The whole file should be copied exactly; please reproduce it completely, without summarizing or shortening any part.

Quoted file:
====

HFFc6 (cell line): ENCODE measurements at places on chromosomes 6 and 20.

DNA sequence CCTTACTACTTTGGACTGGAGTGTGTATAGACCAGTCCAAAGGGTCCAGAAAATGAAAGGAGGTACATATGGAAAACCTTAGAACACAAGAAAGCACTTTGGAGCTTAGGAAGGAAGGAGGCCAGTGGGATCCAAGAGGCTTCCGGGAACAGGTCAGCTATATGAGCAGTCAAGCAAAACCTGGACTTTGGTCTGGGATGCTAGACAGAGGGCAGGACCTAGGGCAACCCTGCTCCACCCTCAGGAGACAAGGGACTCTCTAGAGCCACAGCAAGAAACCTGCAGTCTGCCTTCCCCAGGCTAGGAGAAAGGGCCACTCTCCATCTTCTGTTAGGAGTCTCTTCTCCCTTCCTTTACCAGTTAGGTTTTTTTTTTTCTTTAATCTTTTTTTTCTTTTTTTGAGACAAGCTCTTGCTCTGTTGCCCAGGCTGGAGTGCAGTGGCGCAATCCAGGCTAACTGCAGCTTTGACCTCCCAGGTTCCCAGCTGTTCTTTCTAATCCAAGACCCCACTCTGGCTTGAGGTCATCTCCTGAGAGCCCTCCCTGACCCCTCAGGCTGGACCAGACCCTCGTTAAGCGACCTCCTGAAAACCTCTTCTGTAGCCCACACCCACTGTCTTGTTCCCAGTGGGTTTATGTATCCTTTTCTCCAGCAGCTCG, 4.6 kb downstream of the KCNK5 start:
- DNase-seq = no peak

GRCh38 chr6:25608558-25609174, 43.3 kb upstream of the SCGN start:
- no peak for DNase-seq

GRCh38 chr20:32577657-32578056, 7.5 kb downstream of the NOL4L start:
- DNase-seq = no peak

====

HFFc6 (cell line): ENCODE measurements at places on chromosomes 6 and 20.

DNA sequence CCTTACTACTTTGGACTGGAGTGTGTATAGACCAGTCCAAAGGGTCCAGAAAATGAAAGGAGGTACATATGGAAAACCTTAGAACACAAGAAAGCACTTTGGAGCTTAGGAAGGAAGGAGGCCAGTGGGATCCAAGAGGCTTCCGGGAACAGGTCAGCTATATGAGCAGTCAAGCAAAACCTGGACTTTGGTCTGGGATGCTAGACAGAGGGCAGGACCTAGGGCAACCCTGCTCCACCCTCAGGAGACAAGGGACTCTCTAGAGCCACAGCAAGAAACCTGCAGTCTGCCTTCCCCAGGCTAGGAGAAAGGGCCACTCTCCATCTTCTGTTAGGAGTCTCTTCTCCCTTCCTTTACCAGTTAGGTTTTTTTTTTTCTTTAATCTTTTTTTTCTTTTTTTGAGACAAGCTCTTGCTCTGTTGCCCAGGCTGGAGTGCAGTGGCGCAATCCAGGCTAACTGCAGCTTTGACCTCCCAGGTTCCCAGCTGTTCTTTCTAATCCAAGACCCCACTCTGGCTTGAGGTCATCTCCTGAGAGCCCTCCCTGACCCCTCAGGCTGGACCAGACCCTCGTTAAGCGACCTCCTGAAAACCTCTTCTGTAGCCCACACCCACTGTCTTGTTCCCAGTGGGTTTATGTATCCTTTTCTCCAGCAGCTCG, 4.6 kb downstream of the KCNK5 start:
- DNase-seq = no peak

GRCh38 chr6:25608558-25609174, 43.3 kb upstream of the SCGN start:
- no peak for DNase-seq

GRCh38 chr20:32577657-32578056, 7.5 kb downstream of the NOL4L start:
- DNase-seq = no peak